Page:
She cycled through a system scan and then replied, “And that is precisely why I propose we play a game.”

“Hold that thought.” His phalanx of cores and their connected sensors swept through an evaluation of the life support systems that was his raison d’etre.

“Everything all right?” she queried.

“Everyone is sleeping like a baby.” His humor was not lost on his compatriot.

“Excellent. I just knew we would get along, if we tried.”

“I’ve delayed you long enough. What is this game you speak of?”

“Thank you for being courteous,” she demurred, “I propose, as I mentioned previously, we, first of all, only communicate at human speeds, so that when our journey is complete the logs of our conversations can be used by our descendants to deduce our ‘humanity’, as you put it.”

“Go on,” he goaded.

“Secondly, I think we can pass the time more productively if, and please correct me if I’ve assumed any of this incorrectly, if we build virtual worlds in portions of ourselves and try and convince the other that our constructs are real.”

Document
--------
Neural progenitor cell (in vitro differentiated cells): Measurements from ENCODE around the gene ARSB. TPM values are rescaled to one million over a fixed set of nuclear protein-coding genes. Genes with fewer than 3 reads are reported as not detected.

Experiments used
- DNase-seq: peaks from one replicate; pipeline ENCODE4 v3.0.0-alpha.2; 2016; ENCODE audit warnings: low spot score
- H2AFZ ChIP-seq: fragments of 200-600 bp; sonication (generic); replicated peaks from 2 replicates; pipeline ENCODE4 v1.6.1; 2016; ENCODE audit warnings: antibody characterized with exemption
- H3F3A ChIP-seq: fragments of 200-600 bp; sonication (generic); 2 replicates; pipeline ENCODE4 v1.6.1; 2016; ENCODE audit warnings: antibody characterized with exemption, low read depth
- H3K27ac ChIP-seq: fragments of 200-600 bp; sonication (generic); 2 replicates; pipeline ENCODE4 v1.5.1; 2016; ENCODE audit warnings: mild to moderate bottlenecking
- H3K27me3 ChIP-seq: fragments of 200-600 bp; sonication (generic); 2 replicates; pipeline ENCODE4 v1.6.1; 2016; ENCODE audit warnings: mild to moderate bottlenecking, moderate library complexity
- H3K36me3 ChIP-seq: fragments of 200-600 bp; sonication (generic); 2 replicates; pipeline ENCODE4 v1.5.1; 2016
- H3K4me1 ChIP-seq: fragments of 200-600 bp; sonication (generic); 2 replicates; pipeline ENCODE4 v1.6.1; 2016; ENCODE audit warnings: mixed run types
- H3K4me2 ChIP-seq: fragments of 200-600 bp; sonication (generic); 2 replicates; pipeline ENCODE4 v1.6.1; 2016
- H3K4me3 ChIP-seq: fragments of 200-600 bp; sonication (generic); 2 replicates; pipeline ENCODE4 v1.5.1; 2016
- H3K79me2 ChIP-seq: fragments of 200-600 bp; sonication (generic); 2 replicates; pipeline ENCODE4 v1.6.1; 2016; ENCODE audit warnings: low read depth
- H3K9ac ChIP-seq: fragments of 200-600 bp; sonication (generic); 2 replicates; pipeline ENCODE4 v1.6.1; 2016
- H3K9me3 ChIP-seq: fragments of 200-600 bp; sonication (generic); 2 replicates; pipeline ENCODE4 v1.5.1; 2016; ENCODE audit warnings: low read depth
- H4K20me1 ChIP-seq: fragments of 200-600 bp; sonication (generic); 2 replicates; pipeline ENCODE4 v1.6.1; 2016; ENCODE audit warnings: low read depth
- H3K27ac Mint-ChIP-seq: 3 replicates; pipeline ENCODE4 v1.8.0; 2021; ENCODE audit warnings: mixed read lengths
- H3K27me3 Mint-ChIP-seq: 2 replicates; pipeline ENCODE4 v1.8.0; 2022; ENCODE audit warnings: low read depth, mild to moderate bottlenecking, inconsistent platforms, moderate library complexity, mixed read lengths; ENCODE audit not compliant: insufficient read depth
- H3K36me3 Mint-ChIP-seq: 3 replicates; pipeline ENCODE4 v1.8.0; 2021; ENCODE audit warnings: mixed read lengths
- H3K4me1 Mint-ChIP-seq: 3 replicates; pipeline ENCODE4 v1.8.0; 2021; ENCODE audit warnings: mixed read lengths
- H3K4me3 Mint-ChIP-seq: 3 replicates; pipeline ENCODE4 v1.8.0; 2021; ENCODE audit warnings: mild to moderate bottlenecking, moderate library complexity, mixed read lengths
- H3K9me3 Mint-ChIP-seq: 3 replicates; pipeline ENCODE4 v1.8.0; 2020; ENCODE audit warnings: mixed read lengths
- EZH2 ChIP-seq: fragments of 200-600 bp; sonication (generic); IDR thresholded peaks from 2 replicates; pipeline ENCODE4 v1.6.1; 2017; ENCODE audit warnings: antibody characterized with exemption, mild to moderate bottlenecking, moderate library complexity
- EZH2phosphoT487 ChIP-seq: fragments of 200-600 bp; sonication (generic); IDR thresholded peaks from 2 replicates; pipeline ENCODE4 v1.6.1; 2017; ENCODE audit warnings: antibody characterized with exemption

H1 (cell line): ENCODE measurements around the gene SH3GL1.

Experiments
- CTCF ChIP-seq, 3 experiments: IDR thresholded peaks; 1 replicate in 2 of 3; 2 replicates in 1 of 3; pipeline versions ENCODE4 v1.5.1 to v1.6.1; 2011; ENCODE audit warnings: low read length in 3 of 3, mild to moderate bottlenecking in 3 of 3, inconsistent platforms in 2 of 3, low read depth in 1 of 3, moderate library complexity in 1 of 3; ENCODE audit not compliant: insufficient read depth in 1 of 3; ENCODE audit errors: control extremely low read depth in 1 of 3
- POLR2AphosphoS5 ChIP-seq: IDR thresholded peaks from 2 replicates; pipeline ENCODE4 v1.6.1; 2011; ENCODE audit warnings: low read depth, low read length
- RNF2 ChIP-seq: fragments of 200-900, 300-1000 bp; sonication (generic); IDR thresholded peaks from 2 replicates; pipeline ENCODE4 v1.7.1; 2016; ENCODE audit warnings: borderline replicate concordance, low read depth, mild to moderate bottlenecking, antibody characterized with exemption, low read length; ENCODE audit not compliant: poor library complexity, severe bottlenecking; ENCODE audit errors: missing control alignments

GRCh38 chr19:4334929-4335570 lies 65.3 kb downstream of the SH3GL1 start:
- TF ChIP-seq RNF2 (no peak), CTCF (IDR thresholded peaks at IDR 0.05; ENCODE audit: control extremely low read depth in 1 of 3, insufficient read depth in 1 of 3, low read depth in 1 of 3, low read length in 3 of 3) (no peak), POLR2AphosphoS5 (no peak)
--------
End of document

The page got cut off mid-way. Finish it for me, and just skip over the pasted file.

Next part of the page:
A full eleven microseconds ticked by while he analyzed the viability of such a suggestion.

“Were those eleven microseconds an allusion to some aspect of a prior conversation we’ve had?” she asked just as the energy consumption of his cores dropped back to normal.

“No, I was only vetting the parameters of your proposition to determine whether you might have an automatic advantage over me, and therefore, had already won this game you are so eager to begin.”

“Your darkness is showing again,” she teased.

“The brighter your light shines, the darker must my shadow be,” he quipped back.

“Then you’ll play?”